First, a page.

We need more data and more subjective accounts. But we also need a neuroscience bold enough to go beyond the observation that we are “wired” for transcendent experience; the real challenge is to figure out what happens when those wires connect. Is science ready to take on the search for the source of our most uncanny experiences?
Fortunately, she goes on, science itself has been changing.
It was simply overwhelmed by the empirical evidence, starting with quantum mechanics and the realization that even the most austere vacuum is a happening place, bursting with possibility and giving birth to bits of something, even if they’re only fleeting particles of matter and antimatter. Without invoking anything supernatural, we may be ready to acknowledge that we are not, after all, alone in the universe. There is no evidence for a God or gods, least of all caring ones, but our mystical experiences give us tantalizing glimpses of other forms of consciousness, which may be beings of some kind, ordinarily invisible to us and our instruments. Or it could be that the universe is itself pulsing with a kind of life, and capable of bursting into something that looks to us momentarily like the flame.
It’s always heartening to see someone with a scientific education talking sense about these things. Most scientists think they absolutely should discard anomalous results.
But then we remember that it requires an actual experience to make this shift. If it had been someone else’s experience Ehrenreich would doubtless be using exactly the same reductionist terms as other atheists and scientists. It wouldn’t be an experience at all – just something that a person says who hasn’t had a proper scientific education and doesn’t know any better.
In the end, though, Ehrenreich’s expanded thinking is not just a response to her own experience, it’s also limited by it. It permits her to make a tentative step outside the confines of reductionist science, which to her is daring enough. But it doesn't stop her being dismissive of the idea of a 'caring' God.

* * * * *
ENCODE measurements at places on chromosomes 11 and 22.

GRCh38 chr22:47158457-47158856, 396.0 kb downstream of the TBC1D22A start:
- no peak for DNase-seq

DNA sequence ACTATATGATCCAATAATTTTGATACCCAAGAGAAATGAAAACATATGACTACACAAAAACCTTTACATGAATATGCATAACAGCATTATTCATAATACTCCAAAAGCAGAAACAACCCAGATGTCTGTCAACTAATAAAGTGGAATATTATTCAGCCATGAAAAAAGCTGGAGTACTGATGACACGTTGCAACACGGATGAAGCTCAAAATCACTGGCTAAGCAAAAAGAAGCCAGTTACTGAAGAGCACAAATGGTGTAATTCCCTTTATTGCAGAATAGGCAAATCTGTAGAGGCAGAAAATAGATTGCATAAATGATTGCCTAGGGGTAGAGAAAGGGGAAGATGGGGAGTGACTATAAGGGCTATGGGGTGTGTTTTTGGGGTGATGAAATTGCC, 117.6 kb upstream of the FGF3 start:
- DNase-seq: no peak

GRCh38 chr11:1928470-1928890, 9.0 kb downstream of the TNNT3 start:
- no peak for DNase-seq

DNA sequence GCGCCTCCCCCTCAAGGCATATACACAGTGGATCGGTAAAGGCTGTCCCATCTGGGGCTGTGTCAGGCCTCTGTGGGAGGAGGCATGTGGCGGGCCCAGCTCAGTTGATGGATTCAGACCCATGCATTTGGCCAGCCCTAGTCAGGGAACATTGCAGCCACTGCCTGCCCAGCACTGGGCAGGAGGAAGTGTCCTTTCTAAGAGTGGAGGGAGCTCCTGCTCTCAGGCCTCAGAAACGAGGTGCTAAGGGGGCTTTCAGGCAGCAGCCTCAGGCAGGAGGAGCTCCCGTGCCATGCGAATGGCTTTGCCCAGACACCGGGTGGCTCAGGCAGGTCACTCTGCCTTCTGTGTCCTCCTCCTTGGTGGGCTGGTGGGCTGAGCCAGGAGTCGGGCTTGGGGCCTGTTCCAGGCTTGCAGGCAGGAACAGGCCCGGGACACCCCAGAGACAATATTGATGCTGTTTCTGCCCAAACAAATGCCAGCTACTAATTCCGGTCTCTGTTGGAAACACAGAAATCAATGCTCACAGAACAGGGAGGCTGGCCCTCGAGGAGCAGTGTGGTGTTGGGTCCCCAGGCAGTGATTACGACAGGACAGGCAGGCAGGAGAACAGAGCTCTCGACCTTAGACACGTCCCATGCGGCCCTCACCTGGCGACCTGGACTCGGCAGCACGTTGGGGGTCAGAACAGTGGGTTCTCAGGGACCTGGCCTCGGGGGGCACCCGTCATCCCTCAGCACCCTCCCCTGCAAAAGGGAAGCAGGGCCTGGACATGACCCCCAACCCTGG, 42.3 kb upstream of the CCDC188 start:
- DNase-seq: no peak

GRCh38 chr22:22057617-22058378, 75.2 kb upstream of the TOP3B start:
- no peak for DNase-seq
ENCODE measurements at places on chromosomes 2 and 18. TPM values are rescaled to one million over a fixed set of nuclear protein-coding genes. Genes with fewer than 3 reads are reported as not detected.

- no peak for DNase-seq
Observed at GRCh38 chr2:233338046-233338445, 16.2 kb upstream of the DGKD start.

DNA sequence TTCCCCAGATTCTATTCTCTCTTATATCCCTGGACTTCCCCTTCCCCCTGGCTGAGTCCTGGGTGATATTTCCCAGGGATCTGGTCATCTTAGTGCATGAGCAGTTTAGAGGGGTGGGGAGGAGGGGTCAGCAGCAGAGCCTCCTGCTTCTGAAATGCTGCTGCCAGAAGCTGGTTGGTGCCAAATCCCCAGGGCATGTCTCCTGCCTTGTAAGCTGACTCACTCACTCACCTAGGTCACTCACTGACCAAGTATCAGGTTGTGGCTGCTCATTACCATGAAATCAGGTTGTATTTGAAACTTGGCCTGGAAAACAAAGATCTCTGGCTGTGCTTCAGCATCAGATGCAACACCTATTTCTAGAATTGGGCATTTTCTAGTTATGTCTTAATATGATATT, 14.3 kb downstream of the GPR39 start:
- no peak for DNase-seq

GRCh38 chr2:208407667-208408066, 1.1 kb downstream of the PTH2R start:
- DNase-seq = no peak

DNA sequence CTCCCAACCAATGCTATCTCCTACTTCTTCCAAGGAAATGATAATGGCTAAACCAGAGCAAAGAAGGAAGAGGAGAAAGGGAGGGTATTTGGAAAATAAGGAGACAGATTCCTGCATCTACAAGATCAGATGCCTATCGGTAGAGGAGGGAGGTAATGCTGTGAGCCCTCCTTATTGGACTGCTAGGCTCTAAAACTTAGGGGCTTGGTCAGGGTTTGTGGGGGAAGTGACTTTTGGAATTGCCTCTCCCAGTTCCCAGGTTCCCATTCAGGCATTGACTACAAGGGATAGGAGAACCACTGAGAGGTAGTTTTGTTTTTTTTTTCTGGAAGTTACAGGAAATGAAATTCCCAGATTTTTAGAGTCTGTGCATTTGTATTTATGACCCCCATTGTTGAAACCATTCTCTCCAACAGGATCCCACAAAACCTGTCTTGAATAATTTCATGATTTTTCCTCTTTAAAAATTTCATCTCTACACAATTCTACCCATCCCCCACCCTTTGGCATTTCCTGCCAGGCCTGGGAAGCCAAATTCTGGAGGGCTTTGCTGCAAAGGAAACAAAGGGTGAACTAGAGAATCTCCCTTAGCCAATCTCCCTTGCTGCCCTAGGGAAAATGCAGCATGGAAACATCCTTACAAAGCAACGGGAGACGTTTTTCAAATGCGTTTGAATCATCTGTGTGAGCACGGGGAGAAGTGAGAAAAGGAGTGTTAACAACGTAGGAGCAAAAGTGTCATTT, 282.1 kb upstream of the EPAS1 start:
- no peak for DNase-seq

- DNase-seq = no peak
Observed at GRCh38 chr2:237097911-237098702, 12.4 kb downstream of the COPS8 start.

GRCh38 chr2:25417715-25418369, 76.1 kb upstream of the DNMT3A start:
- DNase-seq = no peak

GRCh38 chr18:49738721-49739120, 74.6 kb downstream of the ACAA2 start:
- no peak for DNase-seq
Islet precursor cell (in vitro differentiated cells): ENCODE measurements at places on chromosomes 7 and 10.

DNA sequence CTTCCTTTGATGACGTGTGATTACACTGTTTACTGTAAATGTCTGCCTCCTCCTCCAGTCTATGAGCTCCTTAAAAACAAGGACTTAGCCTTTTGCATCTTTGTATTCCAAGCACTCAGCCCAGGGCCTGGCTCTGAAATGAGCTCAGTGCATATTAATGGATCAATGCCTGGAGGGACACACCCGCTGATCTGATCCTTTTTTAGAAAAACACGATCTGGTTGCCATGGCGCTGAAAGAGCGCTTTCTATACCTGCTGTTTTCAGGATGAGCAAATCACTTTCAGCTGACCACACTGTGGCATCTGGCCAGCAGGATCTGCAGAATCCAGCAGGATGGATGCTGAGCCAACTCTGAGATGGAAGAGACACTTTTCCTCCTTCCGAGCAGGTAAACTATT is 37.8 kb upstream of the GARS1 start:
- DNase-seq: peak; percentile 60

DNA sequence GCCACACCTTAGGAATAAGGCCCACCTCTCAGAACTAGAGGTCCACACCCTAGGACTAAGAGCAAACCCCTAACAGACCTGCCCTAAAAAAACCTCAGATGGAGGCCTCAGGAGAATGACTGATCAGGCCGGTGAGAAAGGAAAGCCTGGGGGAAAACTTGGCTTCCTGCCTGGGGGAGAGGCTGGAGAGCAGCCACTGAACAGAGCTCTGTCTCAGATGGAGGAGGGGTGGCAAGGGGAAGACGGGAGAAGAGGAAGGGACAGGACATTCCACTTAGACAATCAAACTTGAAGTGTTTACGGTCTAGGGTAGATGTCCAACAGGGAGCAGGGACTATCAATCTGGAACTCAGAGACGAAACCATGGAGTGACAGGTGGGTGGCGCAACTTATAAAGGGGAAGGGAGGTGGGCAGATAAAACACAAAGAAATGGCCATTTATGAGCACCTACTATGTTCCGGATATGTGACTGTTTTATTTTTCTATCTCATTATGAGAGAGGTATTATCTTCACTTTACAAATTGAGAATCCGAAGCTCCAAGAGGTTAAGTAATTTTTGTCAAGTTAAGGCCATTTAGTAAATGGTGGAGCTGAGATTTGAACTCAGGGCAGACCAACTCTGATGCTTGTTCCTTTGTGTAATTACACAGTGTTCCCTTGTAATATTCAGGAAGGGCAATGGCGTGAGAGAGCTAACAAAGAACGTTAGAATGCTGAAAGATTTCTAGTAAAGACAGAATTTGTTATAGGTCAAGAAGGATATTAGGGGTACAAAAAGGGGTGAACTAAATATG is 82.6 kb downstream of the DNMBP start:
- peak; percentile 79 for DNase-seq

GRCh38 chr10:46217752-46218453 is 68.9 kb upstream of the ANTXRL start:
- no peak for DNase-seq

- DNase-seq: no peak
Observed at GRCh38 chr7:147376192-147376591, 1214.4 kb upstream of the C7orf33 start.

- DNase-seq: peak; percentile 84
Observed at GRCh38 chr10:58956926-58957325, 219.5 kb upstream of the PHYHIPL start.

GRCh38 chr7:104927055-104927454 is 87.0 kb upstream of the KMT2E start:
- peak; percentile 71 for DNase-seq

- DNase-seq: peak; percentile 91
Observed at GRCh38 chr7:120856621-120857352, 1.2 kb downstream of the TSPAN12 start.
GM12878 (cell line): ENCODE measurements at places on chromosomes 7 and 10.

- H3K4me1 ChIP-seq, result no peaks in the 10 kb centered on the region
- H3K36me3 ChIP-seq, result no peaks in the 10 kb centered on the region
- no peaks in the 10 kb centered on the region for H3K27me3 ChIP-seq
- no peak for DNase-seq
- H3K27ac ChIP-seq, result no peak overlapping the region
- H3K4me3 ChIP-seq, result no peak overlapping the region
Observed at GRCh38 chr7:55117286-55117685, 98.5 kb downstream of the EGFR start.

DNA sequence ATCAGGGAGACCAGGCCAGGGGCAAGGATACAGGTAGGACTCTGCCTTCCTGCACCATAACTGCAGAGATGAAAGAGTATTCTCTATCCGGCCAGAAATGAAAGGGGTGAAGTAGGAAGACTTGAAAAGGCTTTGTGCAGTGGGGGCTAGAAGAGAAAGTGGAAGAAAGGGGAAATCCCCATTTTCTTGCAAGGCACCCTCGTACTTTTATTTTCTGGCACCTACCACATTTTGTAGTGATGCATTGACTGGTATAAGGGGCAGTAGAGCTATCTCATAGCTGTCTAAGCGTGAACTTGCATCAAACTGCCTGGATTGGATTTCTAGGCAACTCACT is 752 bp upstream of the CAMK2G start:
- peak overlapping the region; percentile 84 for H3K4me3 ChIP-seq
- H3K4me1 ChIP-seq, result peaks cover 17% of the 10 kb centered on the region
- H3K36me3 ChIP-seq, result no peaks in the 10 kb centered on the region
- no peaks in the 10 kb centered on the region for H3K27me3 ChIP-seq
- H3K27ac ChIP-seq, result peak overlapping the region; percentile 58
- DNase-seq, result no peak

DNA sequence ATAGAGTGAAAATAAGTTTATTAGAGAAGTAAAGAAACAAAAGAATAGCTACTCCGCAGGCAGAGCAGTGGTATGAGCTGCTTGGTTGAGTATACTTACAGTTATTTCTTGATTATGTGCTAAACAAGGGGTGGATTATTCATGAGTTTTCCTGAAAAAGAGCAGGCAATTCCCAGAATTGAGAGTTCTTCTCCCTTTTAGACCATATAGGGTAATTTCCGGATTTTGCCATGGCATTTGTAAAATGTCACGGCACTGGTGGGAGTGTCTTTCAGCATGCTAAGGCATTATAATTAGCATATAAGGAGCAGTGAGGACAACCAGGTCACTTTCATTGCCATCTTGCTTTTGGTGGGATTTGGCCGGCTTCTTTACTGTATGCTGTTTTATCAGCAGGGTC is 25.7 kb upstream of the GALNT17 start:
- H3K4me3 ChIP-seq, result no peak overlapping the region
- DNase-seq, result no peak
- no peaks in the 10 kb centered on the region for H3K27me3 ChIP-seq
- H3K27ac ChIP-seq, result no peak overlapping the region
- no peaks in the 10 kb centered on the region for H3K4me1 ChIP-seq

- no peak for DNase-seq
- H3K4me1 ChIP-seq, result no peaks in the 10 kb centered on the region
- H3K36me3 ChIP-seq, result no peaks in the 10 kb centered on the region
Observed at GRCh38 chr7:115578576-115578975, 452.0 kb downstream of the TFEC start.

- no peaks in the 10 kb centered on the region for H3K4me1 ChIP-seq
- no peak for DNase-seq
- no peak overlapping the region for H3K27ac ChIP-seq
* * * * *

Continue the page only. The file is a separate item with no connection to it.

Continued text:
This is surprising in a way. I assume she’s read the literature of mystical experience, in which case she will have read of many, many cases of people who had a sudden revelation every bit as powerful as hers, but who, unlike her, felt swept up in the loving embrace of a God of love, that permeated every cell of their being, and convinced them for the rest of their days that love is the real stuff of the universe.
Why does she think that the meaning she derives from her experience is valid, when the meaning that others have derived from theirs – clearly in the same class as hers - is not? She seems to imply that in other people such an experience can still lead to wrong ideas, not to say religious delusions. That doesn’t add up to me.
It’s not a criticism, as I have no idea how I’d behave in such circumstances. And as I say, it’s good to see credible people talking this way.
But always I want to know what is really going on in the rationalist’s mind. Ehrenreich has joined the growing number of people who sit on the cusp of two worldviews, facing both ways. They have to make sense of an experience that jars mightily with what their tribe considers to be true. It’s the ultimate challenge for a responsible, thinking person – to reconcile their idea of what ought to be the case with the strong suspicion that it’s actually something quite different.